And struggle you will. If you’ve heard anything at all about Cuphead, it’s likely that it’s hard. Very hard. Some sources say it’s a “rogue-lite,” which is not at all a bad descriptor, but I think that in many ways, it’s more accurate to compare the core of the gameplay to the side-scrolling shooters of a bygone era. If you went to an arcade back in the day, you knew you would lose – most games literally had no option of winning. Instead, the point was about skill, showing off your high score and proving that you were the best around. *cue Karate Kid theme* The bad news is that Cuphead is, indeed, very difficult. You might play a couple of levels and think, “What was everyone whining about? This isn’t so bad.” Just give it a few more minutes and I promise you’ll be shouting yourself hoarse at a blue blob of indeterminate origin. Oh, and the armless blob has a boxing glove. Because Cuphead.
The good news is that, despite the extreme difficulty, it never feels unbeatable. Every time you die, you’re far more likely to be angry at yourself than the game, and you’ll gradually learn the various patterns, eking your way through death after death. This makes victory all the sweeter, as there is no question that you’ve earned it.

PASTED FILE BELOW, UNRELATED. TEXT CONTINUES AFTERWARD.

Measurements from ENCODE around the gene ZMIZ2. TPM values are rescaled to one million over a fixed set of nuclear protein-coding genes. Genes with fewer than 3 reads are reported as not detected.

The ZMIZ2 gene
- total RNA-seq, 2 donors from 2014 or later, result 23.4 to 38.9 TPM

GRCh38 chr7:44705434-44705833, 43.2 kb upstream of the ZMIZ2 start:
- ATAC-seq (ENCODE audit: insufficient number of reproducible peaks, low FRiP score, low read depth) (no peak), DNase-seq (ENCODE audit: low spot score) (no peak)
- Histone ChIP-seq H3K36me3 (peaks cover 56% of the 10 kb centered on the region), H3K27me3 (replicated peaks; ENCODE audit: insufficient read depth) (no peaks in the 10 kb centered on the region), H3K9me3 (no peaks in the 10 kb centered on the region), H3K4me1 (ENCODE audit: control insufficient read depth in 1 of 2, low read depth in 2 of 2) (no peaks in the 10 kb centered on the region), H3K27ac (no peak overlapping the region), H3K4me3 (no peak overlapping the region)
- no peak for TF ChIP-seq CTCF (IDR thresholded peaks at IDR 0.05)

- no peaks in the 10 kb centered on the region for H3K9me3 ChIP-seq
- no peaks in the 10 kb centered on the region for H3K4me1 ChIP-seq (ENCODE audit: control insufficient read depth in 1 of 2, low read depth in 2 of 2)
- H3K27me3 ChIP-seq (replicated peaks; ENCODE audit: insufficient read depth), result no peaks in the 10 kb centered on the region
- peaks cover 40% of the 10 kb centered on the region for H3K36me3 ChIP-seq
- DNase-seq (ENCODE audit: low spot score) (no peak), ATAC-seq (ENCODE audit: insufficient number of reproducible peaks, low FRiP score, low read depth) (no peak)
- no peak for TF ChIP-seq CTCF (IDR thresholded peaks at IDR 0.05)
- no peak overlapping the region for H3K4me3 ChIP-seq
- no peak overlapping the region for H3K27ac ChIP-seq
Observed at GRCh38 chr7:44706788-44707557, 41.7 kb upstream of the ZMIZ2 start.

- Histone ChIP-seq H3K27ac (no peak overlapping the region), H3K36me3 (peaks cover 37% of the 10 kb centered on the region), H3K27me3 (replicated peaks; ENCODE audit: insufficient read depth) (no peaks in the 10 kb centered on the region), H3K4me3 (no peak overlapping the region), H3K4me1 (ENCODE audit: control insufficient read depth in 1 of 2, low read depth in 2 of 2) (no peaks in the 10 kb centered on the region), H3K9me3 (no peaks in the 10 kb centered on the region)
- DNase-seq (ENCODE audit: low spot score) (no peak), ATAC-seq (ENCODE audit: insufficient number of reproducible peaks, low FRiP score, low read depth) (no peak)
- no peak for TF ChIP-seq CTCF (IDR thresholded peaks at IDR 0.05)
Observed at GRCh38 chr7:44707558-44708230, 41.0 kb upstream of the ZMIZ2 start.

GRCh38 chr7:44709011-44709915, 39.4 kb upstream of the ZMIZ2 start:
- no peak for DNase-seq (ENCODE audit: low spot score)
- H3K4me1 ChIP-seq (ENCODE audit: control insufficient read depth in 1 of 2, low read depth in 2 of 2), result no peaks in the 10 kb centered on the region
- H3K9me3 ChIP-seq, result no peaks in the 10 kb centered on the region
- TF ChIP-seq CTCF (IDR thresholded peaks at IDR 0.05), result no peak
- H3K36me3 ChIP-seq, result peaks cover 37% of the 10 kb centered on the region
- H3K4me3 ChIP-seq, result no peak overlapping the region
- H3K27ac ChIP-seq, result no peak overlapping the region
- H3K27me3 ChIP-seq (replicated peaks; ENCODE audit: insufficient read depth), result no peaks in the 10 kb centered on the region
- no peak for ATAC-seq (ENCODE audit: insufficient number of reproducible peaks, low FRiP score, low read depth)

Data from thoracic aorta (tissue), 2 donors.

While we’re on the topic of gameplay, I’d like to go over a few tips (which I really need to follow, myself). First and foremost, if you are playing Cuphead on a PC, yes, it can be played via keyboard and mouse… and for the love of cheese, I beg you not to do it! For some perspective: I’ve been a solid PC gamer since well before I sold my PS2 in 2011 (yes, you read that right), and I can’t play most games with a modern console controller to save my life. I’ve let many amazing games pass me by because I’ve refused to pay hundreds of dollars for a console. And yet, here I am, telling you that, in the context of Cuphead, the revered input combination of keyboard and mouse is inferior in every way to a controller. If you’re unsure of what PC-compatible controller to buy, I have a Logitech F310, and it’s served me well for several years.
Once you start playing, remember to use everything the game gives you, which is tough in the heat of battle. You can parry anything that is bright pink, which earns you super-moves. If you’re playing with a friend, parrying their ghost before it floats off-screen will resurrect them with one health, so if you’re a cohesive team, you’re effectively immortal. Dash is also super important, as some enemies move rather erratically, and it is often very important to be anywhere but where you are currently standing. Also, don’t forget that you can equip two different weapons and switch between them at will. Almost every boss has multiple forms, so it’s good to have a versatile arsenal ready.
Quite possibly the most impressive thing about Cuphead is the way it constantly makes you want to play more. It’s so simple, yet it mocks you with that simplicity. “You know how to beat this level now,” it says. “Just one more time, and you can do it.” Fifteen “one more times” later, and you’re repeating the process with a different level. I’ve spent more than one morning at the office with my head inexorably drooping toward my desk, because I was unable to put this game down. There aren’t many endorsements greater than that.
Have you played Cuphead? Have any questions before you take the plunge? Share your thoughts with us in the comments!